The Saudi Prince’s reasoning is obvious: Saudi Arabia wants to fund (possibly with a trillion US dollars) Bashar al-Assad’s regime, even if he considers it takfir (apostate) so as to avoid Iran’s further penetration into Syria.
A Saudi strategic flexibility going as far as even creating a new relationship with the Jewish State.
What about the United States? Has it the same fantasy and creativity as Saudi Arabia?
However , the new “Sunni military alliance” – also created in 2015 around the Saudi forces – cannot replace the US military and strategic clout in the region.
Hence, according to Bolton and many of his aides, the United States should foot the bill and pay the price of the Islamic Military Alliance, an Arab NATO aimed against the Shi’ites and designed to favour the current oil balance of the OPEC Sunni system.
Hence why should the United States bring all this grist to the Saudi mill, just when the shale oil and gas make the United States autonomous from an energy viewpoint?
Moreover, during the last meeting of the “Sunni NATO” held at Manama in October 2017, the Head of this Alliance, namely Pakistani General Raheel Sharif, did not mention any ongoing operation between Iraq, Syria and Afghanistan.
Therefore the limit of the Sunni engagement in Syria has already been tacitly achieved.
Hence if the United States commits itself to fighting Iran – passively and in vain – after the manipulated destruction of the JCPOA, it will only serve the Saudi interest and not its own.
Yet another long war that will lead to nothing, but only to an increase in the US military budget – the now well-known North American military Keynesianism.
Real interests of the United States – no longer servants to the House of Al Saud – which would be the interest of stabilizing the Middle East system to the lowest possible nuclear and conventional potential, possibly with a Conference between the P5 + 1 and Iran also meant for the new strategic redesign of the whole region, to be agreed also with Israel.
Nevertheless the European sanctions against Iran – the substitute for the US break with the JCPOA which, in all likelihood, will take place after May 12 – should anyway be supported by all 28 EU Member States.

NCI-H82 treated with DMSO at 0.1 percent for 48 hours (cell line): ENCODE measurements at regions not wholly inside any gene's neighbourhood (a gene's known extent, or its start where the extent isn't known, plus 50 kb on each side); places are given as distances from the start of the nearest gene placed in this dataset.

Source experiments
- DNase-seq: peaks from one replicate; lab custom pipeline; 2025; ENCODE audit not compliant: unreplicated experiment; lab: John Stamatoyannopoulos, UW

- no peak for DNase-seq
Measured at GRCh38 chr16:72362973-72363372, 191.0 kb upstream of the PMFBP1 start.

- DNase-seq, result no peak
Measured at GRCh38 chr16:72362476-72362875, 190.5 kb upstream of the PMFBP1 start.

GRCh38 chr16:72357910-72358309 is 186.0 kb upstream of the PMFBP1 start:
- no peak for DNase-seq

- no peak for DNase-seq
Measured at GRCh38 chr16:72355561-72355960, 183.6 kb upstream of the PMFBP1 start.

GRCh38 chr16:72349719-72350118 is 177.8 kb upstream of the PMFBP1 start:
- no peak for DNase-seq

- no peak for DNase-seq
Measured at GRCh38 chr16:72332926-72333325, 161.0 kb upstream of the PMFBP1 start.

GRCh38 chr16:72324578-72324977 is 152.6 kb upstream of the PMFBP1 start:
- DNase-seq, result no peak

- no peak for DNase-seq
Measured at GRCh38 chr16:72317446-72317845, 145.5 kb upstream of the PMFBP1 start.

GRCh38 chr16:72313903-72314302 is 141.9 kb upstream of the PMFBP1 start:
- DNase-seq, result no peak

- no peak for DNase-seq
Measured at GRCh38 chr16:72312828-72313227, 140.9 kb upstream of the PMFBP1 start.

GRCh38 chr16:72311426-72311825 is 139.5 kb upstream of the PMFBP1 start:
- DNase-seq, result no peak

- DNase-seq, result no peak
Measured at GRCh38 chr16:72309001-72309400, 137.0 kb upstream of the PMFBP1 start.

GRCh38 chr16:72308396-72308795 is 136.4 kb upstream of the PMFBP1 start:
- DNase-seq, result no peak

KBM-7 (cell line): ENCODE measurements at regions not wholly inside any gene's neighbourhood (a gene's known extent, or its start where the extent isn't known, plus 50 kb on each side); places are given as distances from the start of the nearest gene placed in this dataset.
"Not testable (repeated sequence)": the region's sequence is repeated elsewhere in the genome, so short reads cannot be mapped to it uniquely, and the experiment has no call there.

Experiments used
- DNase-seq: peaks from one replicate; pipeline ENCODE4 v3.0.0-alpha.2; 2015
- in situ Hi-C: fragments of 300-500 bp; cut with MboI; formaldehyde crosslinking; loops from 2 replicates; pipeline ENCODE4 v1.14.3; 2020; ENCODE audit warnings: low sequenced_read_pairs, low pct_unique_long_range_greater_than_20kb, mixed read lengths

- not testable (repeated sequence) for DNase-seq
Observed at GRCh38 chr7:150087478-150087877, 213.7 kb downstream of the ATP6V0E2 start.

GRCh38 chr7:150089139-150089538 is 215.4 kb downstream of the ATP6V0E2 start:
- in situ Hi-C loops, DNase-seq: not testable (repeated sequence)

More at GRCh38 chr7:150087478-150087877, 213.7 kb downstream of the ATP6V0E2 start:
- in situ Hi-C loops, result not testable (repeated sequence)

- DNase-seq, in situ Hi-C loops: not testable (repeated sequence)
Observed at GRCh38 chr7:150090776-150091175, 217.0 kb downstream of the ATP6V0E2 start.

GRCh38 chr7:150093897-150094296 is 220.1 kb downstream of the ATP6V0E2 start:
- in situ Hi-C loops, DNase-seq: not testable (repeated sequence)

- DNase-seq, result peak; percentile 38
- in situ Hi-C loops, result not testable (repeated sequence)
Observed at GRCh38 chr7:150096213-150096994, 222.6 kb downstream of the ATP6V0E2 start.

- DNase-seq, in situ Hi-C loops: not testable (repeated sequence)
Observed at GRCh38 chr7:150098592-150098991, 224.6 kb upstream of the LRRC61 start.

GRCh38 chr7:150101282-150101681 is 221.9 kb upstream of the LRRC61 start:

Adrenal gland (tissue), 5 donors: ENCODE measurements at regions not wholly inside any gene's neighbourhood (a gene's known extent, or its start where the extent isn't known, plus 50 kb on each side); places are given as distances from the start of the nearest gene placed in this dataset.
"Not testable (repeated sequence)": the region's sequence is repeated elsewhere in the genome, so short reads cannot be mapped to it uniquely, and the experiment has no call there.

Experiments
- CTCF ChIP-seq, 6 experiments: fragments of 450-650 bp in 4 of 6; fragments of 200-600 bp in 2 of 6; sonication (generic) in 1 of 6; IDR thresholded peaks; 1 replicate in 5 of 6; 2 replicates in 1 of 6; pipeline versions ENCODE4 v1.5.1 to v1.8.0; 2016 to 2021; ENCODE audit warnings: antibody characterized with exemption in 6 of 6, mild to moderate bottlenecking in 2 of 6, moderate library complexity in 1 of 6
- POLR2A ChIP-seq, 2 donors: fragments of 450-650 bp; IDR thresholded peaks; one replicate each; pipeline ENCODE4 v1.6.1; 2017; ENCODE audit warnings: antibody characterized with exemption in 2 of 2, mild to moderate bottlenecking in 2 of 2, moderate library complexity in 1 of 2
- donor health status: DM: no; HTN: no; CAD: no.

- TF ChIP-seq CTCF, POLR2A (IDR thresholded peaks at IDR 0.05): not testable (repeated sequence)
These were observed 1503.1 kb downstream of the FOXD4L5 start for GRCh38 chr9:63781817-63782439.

This would be the project of the E3, the EU countries of P5 + 1.
This is clearly just a way to avoid the May 12 deadline proposed by President Trump – a snack of good European cuisine offered to the United States with a view to preventing it from reaching the bad military lunch against Iran.
However, how would the other non-European signatories of the 2015 deal react, when seeing that the United States increasingly behaves as a semi-legal actor and as a fully selfish element in the international geopolitical concert?
Obviously if the United States unilaterally withdraws from the JCPOA, the chances of a war against Iran will increase significantly, but is it certain that the United States will win it quickly and without extensive damage? Not at all.
Moreover, are we sure that the future world is still unipolar like the one immediately after 1989, as some residual and naive theorists of US operations in Iraq and Afghanistan still think?
Should we not currently say that both the great operations for “exporting democracy” have been a clear military, strategic, economic and geopolitical failure?
Iraq was almost given away to Iran which, in fact,is already using the Shi’ite majority of the Iraqi population as leverage. Afghanistan is still a strategic void where nothing has been decided yet, after almost two decades of war, while China is building its own Beijing-Kabul railway.
Hence if the EU accepts President Trump’s diktat on Iran to limit or abolish Iran’s missile activities, including the conventional ones, and its support for Bashar al-Assad’s regime, it will not achieve any of its goals.
Not even in this case is it conceivable that the United States limits their demands on Iran.
Iran, however, could choose to remain in the perimeter of the July 2015 deal, by stopping any regional agreement with Western powers and reacting immediately to local threats.
Another option – already partially verified in the recent meetings between the Iranian Foreign Minister and the British government – could be to collaborate with the individual European countries of P5 + 1 on issues other than those pertaining to the nuclear deal as – in this case – for the resolution of the Houthis’ Shi’ite insurgency in Southern Yemen.
A further option could be President Trump’s walking out of the JCPOA agreement- without saying goodbye – but not preventing the European countries to keep on having economic relations with Iran, and avoiding secondary and non-territorial sanctions, especially in the financial and banking sector.
An unlikely scenario – the war in the Middle East is also a war against Europe, for its final disruption and destructing as a US ally that believed to be more important than the United States.